In the new, digital age, many banks have an option to set up spending alerts, and if you receive any unexpected bills, or anything from a company you don’t normally deal with, report it.
“Check bills, check everything,” Auten said.
If you suspect that your credit information was stolen, Hall says, call your bank immediately. They may be able to cancel the transaction or conduct a charge back. Then, cancel the cards and run a credit report.
But when you’re dealing with a phone scam, things work a little bit differently. Auten says that one of the best ways to foil a scam is to ask questions.
“Clearly know who you’re speaking with,” he said, “Push them back.”
Ask for the person’s name, position and the company they claim to work for. Get a return phone number, and tell them you’ll call back.
Even if the scammer says they’re law enforcement, or that they need the money immediately, hold them off, Auten says. It’s important not to fall for fear tactics and to take the time to speak to your family, the business the caller says they’re from, your local law enforcement agency, or even a lawyer.
“Push them as hard as they’re pushing you,” Auten said.
Scams can be registered online with organizations like the FTC, the FBI, and locally with bbb.org/charlotte. And always file a report.
“It’s always important that people report it as soon as possible,” Hall said.
And remember: if it sounds too good to be true, it probably is.
Getting something done
The good news is that now, fraud victims have access to a lot more resources than they did when cases first began surfacing in the ’90s, when it could take months for victims to receive any kind of restitution from a bank.
“Now because it’s so commonplace, you can get your money back with days — or even the same day,” Hall said.
But what do you do if, like Patti, you can’t apply for restitution?
Because she withdrew the money from the bank before she wired it, she says she’s unable to get that $2,000 back. And since the money was sent overseas, she has very little hope of the scammers ever being brought to justice.
Making sure scammers are punished to the full extent of the law is a very real problem that law enforcement officials face when investigating fraud.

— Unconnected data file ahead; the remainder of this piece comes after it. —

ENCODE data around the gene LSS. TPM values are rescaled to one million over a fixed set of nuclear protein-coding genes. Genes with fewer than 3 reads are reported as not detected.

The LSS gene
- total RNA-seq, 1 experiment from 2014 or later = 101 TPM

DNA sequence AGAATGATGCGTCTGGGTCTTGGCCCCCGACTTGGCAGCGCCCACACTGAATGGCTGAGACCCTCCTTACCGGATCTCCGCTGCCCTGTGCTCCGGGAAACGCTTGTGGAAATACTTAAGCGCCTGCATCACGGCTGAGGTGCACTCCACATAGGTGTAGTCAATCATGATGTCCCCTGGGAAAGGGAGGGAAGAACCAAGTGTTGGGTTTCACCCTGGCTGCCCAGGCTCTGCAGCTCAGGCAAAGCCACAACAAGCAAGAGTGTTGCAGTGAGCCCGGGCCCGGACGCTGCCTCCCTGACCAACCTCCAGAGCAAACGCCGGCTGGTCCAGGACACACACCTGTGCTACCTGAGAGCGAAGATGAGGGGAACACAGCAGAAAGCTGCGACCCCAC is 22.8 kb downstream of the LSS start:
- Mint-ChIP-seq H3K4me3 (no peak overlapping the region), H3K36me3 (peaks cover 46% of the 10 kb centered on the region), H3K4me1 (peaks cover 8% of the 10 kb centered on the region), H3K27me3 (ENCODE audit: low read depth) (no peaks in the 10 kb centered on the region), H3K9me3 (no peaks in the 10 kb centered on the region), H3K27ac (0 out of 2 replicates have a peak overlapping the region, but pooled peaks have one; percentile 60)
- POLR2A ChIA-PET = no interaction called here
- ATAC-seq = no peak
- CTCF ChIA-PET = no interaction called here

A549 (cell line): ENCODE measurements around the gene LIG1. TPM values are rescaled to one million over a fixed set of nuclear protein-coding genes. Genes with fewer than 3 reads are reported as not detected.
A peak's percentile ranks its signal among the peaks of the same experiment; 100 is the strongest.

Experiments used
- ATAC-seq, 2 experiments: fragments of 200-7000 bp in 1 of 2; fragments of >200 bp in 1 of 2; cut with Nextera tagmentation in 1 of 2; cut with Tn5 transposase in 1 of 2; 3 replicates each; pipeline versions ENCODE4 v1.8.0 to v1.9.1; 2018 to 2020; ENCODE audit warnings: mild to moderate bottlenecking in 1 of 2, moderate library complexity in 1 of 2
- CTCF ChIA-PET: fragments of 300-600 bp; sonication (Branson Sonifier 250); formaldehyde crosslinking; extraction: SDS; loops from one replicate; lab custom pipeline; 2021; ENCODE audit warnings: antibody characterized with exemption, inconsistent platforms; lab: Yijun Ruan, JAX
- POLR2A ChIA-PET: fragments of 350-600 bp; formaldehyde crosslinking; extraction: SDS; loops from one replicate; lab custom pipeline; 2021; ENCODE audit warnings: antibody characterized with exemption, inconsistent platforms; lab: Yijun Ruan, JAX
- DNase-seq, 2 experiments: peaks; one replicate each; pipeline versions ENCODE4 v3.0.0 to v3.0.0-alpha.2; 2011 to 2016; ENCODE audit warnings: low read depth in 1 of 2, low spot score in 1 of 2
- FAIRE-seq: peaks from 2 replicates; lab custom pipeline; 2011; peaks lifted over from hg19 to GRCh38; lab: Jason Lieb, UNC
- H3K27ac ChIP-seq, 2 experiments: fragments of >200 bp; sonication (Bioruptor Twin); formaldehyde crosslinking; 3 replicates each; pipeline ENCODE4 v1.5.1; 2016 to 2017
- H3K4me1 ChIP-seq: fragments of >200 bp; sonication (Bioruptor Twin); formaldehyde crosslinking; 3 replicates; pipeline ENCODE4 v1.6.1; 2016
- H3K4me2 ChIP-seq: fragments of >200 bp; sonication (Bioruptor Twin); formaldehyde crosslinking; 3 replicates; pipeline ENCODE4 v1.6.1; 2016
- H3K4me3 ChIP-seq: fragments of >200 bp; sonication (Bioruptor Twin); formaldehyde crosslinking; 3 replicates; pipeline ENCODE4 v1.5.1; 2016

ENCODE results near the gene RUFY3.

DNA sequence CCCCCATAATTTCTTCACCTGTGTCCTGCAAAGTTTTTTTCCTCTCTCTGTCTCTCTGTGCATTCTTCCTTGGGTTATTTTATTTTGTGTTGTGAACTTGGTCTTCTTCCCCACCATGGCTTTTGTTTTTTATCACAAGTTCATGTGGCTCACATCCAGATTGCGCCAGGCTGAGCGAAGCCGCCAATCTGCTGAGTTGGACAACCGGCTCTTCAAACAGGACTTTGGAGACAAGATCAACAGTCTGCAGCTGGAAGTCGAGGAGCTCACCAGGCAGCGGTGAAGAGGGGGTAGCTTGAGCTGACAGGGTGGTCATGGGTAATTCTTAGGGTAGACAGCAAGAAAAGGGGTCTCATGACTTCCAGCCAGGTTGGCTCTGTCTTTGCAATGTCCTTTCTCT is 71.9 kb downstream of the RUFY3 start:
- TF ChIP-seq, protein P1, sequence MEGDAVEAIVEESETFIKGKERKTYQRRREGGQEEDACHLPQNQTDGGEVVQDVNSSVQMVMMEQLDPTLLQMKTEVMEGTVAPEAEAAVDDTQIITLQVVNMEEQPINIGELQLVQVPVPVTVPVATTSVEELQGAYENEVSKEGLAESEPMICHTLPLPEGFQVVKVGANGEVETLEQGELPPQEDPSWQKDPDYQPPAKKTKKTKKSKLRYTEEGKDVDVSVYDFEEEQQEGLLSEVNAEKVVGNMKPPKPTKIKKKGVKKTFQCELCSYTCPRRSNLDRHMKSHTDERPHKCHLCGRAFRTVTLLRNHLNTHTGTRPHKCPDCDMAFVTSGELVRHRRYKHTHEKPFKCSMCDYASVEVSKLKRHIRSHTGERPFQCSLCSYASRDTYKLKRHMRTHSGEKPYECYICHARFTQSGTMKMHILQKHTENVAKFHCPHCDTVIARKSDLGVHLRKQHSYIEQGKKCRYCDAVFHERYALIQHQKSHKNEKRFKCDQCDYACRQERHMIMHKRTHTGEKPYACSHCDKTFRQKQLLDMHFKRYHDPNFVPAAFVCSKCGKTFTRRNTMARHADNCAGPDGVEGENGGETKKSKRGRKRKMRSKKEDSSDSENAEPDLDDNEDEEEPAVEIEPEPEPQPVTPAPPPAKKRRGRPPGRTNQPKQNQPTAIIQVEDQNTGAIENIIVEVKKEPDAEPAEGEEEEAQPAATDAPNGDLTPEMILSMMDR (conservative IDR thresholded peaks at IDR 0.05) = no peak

“What’s tough about this?” Auten said, “Getting anything done.”
If a credit card is stolen, or someone orders packages online, tracking them down is pretty easy, Hall said. But with phone scams things get more complicated. Scammers can mask their numbers to look like an official contact for an agency, can use false information with online services like Skype or can use a pay-as-you-go phone that doesn’t require a contract, and therefore, no information.
And then there’s relegating who’s in charge of the investigation. Take the check Auten received. It was sent to North Carolina from an Indianapolis address, and both the institution and address listed on the check are in New Jersey.
Whose jurisdiction is that, Auten wondered, and who is going to take responsibility for that investigation?
“It just makes it pretty hard to follow up on these things,” he said.
While Moose says that local law enforcement will report scams to the state, and the state can, in turn, report scams to the FBI, Hall says that large agencies rarely deal with losses under $10,000. They won’t touch someone who’s taking $500 here or there across the country — it’s just not a big deal to them. But $500, or the average $2,005 loss the FTC reported, can be a lot of money to one person.
For Patti, that $2,000 was all of the expendable money she had.
“I felt like a fool,” she said. “I should have known better.”
Getting justice in a fraud case is something of a long game, but reporting cases to your local law enforcement agency can provide some relief.
“Usually, once we call them back they never call the victim again,” Moose said.
For Patti, it’s too late. But she does have some advice for anyone else who fraudsters set their sights on.
“If you find something you can’t understand, don’t touch it,” she said.